Shortcuts / 25 July 2023

Why Hollywood is striking

So many of the TV shows and movies we love come out of America but a writers and actors strike over pay and the use of artificial intelligence is disrupting production schedules. There’s a lot going on… So in this Squiz Shortcut, we’ll get you across what’s behind the dispute, what effect the strikes could have on the industry, and on your viewing schedule.

How did these strikes come about?
They didn’t come out of the blue… Every 3 years, the unions which represent workers in America’s showbiz sector negotiate new contracts that govern how the studios can employ actors, writers, and directors. Those contracts were due for renewal this year, but negotiations didn’t go smoothly…

What happened?
Roughly 11,500 members of the writers’ union (the Writers Guild of America, or WGA) went on strike in May after negotiations fell apart. And this month, the actors’ union (the Screen Actors Guild and American Federation of Television and Radio Artists, or SAG-AFTRA), which has about 160,000 members, went on strike too.

What are they doing?
Now? They’re protesting on the streets of Los Angeles and New York, chanting and holding placards outside studio headquarters. What they aren’t doing is working.

That’s awkward timing…
It is with 2 of the biggest blockbusters of the year – Barbie and Oppenheimer – released just last week. The actors’ strike was actually called at the same time as Oppenheimer’s London premiere, and some left the event early in solidarity.

What’s notable about what’s happening?
It’s the first time the actors and writers have been on strike at the same time since 1960.

So why are they striking?
The first thing to keep in mind is that we’re not talking about huge pay deals for A-list celebrities here – the majority of actors and writers aren’t making the big bucks. The Screen Actors Guild says that half of its members made a salary of less than US$47,000 in 2021.

Pay’s always an issue – what’s different this time?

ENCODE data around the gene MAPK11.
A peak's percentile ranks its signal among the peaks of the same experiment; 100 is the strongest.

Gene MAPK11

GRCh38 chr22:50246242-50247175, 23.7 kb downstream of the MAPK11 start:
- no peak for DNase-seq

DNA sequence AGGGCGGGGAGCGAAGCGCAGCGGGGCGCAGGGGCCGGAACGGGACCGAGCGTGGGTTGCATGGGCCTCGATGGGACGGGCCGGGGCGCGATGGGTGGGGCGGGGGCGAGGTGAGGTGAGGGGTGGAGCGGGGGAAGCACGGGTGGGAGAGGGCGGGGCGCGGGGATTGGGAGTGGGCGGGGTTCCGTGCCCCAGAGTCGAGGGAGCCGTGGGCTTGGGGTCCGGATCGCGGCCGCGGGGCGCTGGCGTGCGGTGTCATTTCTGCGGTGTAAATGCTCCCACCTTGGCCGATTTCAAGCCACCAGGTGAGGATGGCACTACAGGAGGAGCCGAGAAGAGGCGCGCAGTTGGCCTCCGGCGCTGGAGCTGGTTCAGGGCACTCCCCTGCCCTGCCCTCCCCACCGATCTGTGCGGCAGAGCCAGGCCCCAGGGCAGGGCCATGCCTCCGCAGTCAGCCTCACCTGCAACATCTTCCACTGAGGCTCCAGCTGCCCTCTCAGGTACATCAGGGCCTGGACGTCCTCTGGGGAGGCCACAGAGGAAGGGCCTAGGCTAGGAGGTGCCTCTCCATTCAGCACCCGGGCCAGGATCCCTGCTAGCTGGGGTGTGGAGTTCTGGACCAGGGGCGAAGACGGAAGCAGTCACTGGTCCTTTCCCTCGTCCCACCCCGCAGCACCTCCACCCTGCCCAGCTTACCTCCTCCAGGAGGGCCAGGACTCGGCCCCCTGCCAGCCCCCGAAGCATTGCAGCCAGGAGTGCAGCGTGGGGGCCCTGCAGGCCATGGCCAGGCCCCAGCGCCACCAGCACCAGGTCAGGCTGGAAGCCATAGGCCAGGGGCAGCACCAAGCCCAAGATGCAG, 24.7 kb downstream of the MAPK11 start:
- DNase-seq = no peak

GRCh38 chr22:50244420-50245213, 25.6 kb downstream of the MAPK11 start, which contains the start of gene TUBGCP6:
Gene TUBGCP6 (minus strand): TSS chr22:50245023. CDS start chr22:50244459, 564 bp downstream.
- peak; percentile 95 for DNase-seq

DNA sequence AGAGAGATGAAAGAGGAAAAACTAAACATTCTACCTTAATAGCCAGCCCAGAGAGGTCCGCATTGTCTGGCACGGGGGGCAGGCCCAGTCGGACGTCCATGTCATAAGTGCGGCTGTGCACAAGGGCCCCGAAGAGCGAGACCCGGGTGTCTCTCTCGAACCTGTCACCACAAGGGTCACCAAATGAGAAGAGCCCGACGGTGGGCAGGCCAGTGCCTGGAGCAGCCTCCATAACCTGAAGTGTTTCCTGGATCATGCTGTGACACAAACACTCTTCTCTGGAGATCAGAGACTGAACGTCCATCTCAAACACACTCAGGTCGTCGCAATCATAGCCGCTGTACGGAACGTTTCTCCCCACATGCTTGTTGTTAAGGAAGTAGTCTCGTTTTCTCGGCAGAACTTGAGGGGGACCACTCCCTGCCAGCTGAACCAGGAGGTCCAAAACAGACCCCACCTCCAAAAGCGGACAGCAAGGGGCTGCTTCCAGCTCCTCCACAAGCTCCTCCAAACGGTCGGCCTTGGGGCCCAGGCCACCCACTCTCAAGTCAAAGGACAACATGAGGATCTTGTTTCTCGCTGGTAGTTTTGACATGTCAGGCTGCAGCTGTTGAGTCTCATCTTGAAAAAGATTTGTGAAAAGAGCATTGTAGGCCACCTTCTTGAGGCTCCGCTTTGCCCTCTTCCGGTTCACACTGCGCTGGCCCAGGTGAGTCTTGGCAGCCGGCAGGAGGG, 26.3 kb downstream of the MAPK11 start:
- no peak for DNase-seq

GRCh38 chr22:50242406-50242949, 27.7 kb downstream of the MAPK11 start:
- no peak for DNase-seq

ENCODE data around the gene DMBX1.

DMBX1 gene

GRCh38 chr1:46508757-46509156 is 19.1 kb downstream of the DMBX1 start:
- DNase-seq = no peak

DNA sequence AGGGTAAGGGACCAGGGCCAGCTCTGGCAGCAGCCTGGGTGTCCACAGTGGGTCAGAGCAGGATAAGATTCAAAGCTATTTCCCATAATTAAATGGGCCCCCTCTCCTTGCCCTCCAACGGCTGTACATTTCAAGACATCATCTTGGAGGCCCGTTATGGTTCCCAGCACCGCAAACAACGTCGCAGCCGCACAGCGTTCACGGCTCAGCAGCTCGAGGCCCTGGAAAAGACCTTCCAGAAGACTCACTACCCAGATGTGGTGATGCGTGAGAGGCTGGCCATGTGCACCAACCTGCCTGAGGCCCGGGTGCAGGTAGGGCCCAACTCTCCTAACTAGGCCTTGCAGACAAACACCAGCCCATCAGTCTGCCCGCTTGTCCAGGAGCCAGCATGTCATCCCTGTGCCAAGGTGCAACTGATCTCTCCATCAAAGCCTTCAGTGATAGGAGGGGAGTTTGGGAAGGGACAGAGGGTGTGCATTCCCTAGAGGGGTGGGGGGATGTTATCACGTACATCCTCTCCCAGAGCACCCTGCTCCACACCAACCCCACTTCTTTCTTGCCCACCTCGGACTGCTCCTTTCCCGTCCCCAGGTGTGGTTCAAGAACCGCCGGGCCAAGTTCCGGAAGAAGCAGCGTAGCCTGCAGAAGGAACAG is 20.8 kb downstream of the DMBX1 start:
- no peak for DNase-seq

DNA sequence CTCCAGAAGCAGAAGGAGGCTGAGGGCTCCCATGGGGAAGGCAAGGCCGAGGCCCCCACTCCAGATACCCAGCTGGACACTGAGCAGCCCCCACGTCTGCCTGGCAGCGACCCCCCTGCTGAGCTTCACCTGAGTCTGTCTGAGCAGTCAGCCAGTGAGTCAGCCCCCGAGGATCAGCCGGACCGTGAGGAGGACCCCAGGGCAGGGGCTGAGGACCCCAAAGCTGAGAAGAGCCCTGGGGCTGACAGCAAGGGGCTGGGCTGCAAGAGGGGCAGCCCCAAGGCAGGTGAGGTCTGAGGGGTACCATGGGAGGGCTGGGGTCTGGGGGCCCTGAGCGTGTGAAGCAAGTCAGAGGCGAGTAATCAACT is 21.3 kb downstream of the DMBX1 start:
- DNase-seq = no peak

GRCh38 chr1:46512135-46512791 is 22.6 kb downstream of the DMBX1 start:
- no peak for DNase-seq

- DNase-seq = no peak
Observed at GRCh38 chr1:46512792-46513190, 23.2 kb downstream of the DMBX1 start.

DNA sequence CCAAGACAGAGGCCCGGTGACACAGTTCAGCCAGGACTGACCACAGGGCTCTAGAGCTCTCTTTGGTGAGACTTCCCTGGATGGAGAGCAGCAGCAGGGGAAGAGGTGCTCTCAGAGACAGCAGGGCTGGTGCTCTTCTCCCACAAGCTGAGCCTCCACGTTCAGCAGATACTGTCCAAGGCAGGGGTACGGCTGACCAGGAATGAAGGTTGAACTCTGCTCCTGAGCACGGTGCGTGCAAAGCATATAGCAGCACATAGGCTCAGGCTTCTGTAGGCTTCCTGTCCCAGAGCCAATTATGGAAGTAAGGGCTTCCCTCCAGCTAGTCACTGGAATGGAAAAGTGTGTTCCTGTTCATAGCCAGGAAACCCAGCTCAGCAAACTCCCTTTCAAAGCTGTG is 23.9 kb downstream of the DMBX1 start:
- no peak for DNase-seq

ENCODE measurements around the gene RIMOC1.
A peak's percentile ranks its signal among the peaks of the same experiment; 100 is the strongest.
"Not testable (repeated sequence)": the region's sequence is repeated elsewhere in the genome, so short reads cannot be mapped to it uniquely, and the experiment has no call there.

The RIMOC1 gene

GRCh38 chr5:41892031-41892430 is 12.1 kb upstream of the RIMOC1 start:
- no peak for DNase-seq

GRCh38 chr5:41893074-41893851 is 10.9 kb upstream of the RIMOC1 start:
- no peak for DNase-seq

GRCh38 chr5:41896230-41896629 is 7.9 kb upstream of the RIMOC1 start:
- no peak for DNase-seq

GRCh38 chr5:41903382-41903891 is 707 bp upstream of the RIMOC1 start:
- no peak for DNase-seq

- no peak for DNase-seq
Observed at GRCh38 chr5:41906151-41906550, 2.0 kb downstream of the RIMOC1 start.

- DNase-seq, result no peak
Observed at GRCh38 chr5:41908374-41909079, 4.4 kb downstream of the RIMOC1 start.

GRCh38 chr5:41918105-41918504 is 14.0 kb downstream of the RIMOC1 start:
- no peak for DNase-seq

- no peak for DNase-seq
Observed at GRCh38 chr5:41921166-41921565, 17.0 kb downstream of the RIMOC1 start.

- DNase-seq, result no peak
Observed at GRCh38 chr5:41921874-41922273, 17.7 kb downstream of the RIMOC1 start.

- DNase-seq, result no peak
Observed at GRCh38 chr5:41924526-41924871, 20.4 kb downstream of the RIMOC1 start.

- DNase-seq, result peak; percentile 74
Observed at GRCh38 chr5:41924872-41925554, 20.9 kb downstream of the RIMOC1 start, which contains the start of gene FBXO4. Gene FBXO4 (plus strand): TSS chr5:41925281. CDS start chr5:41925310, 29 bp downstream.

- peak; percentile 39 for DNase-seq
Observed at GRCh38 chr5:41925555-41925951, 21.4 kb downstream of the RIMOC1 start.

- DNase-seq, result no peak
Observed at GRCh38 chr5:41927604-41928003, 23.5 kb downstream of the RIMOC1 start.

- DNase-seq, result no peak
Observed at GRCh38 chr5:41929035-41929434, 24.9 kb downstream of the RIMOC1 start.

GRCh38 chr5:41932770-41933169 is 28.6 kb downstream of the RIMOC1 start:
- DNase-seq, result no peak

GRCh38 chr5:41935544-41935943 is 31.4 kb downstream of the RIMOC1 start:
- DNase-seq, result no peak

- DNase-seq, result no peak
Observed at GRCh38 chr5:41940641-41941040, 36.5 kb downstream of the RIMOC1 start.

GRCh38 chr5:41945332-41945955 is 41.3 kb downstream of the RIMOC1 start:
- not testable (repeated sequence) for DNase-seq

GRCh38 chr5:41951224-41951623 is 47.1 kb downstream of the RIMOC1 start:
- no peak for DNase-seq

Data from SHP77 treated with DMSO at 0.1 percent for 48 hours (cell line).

Streaming has completely upended the industry, including the income that writers and actors are receiving. One way that they get paid is through residuals – the money from the re-broadcasting of material an actor/writer worked on.

Kind of like royalties?
Just like royalties. The idea is that when you create value for a studio, that value is ongoing and you should be paid for it. And before streaming, they would get a cut every time a show was viewed.

What happens with streaming?
Residuals are based on a streaming service’s subscriber numbers. So actors and writers are getting much less than during the pre-on-demand era.

Gimme an example…
Back in 2015, there was a report that reruns of Friends were making Warner Bros $1 billion/year, and the actors each got a cut of that amounting to around $20 million.

That’s a lot of cash. And now?
A good example is Kimiko Glenn – and actors from the Netflix hit Orange is the New Black – she recently said a recent residual cheque amounted to $27.30…

So it’s quite a big difference… And what’s the concern about AI?
Well, another thing actors and writers are worried about is how studios might use generative AI to replace them. So they could use a tool like ChatGPT to generate scripts. And actors are also concerned about the possibility of studios using AI to copy their voices and likenesses to generate performances in the future.

So we might see AI actors on screen one day?
It sounds like science fiction, but it’s already happening… It’s been rumoured that some films including Disney’s Prom Pact may have used AI extras to fill out a crowd scene. It hasn’t been confirmed though.

How are the studios responding to the strike?
The body representing the studios and production companies – the American Motion Picture and Television Producers (AMPTP) – hasn’t shown any signs of backing down… An anonymous source said that the studios’ plan is to “allow things to drag on until union members start losing their apartments and losing their houses”. Publicly, though, the studios have denied that’s the case. Their point is the world is changing, and as the businesses responsible for billions of dollars in investment in the industry, they have to move with the times. 

So what’s the timeline for resolving this?
No one can say how long the strikes will last, but industry watchers predict that it could last until at least the end of the year and potentially into early 2024.

And that means…
It’s likely to impact viewing schedules next year and even into 2025.

But what about my favourite shows?
It depends on the studio and where they’re at on the production timeline, but some that will be delayed are the new seasons of Stranger ThingsAbbott Elementary, and The Last Of Us.

Big shows… 
Soz, you’ll just have to wait a bit longer for them.

I guess I could just catch up on all the content I haven’t watched yet…
Sounds like a plan. 

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Hollywood’s historic double strike, explainedVox

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